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Going to Petersburg
By Brennan Palmieri
Genre: Non-fiction Level: Elementary 4-6
Category: UAA/ADN Creative Writing Contest

Normally you get courage by doing something, or being so confident in yourself that you think that you are going to win everything. Being too confident is very risky: I know from experience.

One normal day my coach announced that we were going to Petersburg. I was so confident in myself that I thought going to a place where I had never swam before was going to be easy. In fact, I was so excited, that every day seemed like years. But, life goes on, right. So I knew that eventually I would be on a boat heading to Petersburg. Soon I was there, on the boat, not in my head, but for real.

"This is going to be the best swimming trip ever!" I yelled off the end of the boat into the brisk open air. Not feeling that I have yelled enough, I howled at the moon like a wolf. Then some of my friends joined me. Now we were a pack of wolves howling at the moon like it stole our lunch money. A few minutes later an adult came barging in saying with an annoyed look on his face, "I've been looking all over for you guys. Come back in and get some sleep." Reluctantly we made our way into the room where we were going to sleep.

 I couldn't sleep; there was a knot building up in my stomach. When we woke up it was in the afternoon. The 16-hour boat ride seemed like it was never going to end, even though I slept through eight of them. By the time the swim team to Petersburg it was late at night.

The next morning my coach came bursting into the boy's room yelling like a mad man, "Breakfast, breakfast, breakfast!" Everybody was pulling their sleeping bags over their heads trying to block out our crazy coach. In the end he won, we were all up. After breakfast it was time to go to the pool.

On the walk there, the wind started to howl; it started to get hard to walk. The wind was so crazy that we were moving as fast as a snail; I figured that it would take a long time for us to reach the pool. So I started to think. I realized I was about to go to a totally new place that I had never even seen before and didn't have a plan. The knot in my stomach was getting larger every minute. I was frantic! What if I miss my event? What if my goggles fall off? What if I belly flop? I felt like ripping off my hair.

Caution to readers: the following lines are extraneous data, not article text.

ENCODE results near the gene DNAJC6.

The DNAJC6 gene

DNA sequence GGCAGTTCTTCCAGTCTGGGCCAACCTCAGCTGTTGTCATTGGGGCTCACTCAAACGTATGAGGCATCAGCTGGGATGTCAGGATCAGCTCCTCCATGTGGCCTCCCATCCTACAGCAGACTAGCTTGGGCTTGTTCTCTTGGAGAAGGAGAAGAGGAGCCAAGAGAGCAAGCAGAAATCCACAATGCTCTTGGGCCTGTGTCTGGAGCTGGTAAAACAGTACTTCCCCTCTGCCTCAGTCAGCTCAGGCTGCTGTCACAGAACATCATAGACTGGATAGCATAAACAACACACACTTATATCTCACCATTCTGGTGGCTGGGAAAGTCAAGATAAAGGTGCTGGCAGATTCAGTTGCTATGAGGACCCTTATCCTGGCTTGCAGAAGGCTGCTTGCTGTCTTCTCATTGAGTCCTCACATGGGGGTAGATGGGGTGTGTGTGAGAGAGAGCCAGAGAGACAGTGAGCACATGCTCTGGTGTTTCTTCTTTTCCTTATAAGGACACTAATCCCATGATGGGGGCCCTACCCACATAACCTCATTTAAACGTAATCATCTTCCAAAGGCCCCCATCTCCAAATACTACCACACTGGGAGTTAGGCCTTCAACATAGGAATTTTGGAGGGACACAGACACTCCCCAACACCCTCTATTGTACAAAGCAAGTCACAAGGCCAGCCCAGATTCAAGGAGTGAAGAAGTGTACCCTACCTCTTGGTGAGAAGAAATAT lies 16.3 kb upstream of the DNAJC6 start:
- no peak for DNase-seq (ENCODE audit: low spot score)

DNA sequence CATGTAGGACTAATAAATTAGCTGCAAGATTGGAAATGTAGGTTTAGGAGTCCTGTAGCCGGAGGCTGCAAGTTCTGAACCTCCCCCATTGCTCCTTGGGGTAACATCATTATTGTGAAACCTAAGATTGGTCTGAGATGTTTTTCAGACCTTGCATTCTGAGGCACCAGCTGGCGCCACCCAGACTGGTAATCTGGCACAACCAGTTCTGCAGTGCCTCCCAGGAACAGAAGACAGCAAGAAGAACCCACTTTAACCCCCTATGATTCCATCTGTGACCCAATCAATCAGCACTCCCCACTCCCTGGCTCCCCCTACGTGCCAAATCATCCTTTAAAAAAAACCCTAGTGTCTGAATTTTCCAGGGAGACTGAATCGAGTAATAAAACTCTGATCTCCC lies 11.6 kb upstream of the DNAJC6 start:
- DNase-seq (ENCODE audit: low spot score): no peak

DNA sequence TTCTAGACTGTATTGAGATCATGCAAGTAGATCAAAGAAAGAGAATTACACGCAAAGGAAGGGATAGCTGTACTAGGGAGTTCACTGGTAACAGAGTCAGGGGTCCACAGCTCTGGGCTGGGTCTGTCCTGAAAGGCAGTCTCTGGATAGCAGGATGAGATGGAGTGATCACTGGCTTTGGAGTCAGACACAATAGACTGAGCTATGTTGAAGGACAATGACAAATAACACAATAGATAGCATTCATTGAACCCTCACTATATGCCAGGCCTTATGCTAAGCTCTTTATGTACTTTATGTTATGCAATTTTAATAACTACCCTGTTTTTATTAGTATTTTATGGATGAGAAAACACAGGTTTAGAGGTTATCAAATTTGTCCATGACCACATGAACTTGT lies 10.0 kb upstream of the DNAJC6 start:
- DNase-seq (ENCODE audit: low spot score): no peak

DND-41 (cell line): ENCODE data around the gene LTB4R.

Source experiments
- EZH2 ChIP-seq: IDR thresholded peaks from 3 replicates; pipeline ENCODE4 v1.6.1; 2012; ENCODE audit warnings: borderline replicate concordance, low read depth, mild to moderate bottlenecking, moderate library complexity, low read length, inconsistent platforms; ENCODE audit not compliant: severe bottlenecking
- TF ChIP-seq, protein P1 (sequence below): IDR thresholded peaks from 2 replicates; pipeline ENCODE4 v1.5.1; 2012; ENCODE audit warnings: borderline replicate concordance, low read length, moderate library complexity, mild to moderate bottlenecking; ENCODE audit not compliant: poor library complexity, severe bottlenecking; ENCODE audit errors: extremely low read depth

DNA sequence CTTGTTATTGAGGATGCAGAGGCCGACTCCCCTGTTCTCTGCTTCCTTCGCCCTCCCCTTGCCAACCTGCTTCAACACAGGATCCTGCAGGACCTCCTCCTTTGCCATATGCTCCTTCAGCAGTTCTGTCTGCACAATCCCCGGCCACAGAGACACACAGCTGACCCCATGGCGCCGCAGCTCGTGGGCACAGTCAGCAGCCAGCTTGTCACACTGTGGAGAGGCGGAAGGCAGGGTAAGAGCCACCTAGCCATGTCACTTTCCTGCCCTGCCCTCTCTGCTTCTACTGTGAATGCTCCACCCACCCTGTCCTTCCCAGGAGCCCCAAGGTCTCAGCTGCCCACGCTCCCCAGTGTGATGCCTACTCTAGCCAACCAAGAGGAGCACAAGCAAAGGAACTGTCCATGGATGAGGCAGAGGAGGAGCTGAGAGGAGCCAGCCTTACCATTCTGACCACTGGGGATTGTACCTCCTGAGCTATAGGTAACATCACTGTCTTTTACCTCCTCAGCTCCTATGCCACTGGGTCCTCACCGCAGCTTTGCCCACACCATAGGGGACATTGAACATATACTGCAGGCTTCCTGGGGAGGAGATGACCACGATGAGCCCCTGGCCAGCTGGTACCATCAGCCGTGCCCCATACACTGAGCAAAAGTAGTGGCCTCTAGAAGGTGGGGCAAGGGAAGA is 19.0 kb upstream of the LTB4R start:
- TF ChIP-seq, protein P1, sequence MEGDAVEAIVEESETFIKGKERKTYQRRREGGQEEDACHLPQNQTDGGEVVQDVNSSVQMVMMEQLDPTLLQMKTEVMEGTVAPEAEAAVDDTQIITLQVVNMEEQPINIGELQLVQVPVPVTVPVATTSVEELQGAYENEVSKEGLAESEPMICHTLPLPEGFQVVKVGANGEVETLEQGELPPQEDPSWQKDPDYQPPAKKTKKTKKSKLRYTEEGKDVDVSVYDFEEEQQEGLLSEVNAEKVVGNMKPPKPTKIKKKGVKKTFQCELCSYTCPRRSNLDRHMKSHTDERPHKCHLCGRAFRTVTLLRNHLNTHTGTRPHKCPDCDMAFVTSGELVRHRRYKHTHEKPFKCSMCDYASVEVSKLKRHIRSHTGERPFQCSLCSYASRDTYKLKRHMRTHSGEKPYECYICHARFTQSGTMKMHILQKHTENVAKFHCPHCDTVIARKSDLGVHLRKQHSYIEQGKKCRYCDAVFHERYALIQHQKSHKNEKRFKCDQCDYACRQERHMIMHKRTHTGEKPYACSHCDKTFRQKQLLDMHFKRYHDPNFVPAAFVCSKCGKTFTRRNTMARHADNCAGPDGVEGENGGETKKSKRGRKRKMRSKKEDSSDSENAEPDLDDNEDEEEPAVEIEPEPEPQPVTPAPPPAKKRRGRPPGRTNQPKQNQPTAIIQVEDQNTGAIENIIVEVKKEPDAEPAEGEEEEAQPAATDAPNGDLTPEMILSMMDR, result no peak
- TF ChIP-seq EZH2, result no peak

My coach noticing my craziness and said, "Hey man, are you ok?"

 "Yes, I am fine," I lied.

Trying to calm myself down, I thought, I have been to many meets and swam many times. Everything will be fine. That day everything turned out to be fine. I was very relieved. The next day was a different story; it was the worst day ever. I was climbing on the block ready to dive. As soon as my hands touched the water I knew that this wasn't going to a good race. I was at least five feet deeper than everyone else, which means it would take me longer to get to the surface and that's where I get most of my speed.

The next race was the 100 breast stroke. I was pretty sure that I was in first on the last length so I decided to do one of the stupidest things you can do in breast stroke. I looked around the pool behind me. I didn't see anyone so I decided to take is slightly easier, but I didn't see the one guy at the end of the pool catching up to me. He was six tenths of a second faster. I lost.

I did badly in every event that day. I was slower than my previous times; it was awful. I was heartbroken. All my confidence went down the drain. I felt like crawling in a hole to die.

When I woke up the next morning I had two choices: be miserable or, go out there and redeem myself. I chose the second option. I was ready to win everything. The pool was cold and the bleachers were noisy, a perfect time to make the crowd roar.

And that's what I did. I got up on the block, heart pounding little beads of sweat dripping down my face into the dark pool. I dove in, my heart beating faster and faster. As I broke the surface, I thought to myself, I will own this race. And I did for the first length, then I started to get tired.

Other swimmers were getting closer and closer, my arms started to drag. My shoulders started to feel like a piece of metal cooling getting harder and harder to move. But all I could think was no, I can't lose this, not today. I pushed myself to the breaking limit, but it paid off. I won!

Everyone was jumping and screaming. I wanted to get out of the pool and huge my coach, but I couldn't. I was too tired to get out of the pool! It took me a little while, but I got out.

Later I asked my coach why everyone was so excited, he said, "You swam so fast you qualified for JO's! (JO is junior Olympics) I couldn't believe it.

That is how swimming should feel. You should feel accomplished of yourself and proud. I was lucky to be able to redeem myself, and if I didn't I would have been in a slump weeks. So don't go into a situation feeling over confident. Because if you get crushed, you might not get a chance to redeem yourself like I did. And here I am, the day after I got back from Petersburg for the second time, and can't wait to go again next year.




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